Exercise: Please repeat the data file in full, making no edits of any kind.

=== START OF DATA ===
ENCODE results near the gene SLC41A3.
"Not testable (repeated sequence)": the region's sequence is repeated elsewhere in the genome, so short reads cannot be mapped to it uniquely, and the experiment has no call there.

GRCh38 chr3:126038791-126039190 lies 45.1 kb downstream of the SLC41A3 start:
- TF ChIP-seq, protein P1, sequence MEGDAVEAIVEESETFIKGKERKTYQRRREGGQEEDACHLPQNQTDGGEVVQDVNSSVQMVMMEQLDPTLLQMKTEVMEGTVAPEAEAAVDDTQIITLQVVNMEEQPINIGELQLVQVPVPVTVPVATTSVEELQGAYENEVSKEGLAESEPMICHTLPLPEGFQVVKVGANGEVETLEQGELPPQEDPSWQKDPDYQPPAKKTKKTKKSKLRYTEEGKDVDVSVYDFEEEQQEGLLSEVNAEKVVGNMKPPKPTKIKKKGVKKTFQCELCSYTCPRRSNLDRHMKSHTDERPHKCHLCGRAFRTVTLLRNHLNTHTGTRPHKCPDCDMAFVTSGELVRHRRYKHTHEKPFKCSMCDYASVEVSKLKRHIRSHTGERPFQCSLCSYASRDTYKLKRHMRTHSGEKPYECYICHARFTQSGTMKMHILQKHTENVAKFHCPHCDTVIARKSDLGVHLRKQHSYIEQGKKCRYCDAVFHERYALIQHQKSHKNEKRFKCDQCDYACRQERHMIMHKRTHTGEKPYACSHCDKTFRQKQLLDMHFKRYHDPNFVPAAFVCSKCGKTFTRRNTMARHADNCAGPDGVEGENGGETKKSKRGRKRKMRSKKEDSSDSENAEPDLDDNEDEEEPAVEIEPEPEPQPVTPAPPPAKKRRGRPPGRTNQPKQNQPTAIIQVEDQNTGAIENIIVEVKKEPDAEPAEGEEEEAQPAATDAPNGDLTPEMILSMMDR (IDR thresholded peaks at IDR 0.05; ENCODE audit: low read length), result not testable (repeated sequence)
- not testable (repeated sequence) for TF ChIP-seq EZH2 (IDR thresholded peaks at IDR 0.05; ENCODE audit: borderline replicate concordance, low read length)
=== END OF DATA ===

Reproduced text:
ENCODE results near the gene SLC41A3.
"Not testable (repeated sequence)": the region's sequence is repeated elsewhere in the genome, so short reads cannot be mapped to it uniquely, and the experiment has no call there.

GRCh38 chr3:126038791-126039190 lies 45.1 kb downstream of the SLC41A3 start:
- TF ChIP-seq, protein P1, sequence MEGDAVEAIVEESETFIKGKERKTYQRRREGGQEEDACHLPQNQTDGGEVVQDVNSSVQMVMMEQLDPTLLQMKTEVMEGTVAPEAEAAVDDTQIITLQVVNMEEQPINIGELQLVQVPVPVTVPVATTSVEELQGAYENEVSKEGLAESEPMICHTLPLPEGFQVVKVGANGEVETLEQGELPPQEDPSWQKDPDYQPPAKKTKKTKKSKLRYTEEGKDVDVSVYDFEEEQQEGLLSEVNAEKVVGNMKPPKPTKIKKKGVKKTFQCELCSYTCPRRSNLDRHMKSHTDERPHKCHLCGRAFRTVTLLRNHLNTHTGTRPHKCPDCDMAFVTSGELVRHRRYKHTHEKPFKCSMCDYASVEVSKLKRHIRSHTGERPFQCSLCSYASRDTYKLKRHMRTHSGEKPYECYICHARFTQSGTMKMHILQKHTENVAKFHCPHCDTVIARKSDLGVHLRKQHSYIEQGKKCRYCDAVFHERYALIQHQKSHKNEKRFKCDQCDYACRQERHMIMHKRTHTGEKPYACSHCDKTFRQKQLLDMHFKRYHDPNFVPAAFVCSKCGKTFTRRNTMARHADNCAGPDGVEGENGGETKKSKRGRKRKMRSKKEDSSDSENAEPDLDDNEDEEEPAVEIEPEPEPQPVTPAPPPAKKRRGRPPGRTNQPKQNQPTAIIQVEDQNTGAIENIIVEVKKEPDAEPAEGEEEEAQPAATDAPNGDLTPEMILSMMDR (IDR thresholded peaks at IDR 0.05; ENCODE audit: low read length), result not testable (repeated sequence)
- not testable (repeated sequence) for TF ChIP-seq EZH2 (IDR thresholded peaks at IDR 0.05; ENCODE audit: borderline replicate concordance, low read length)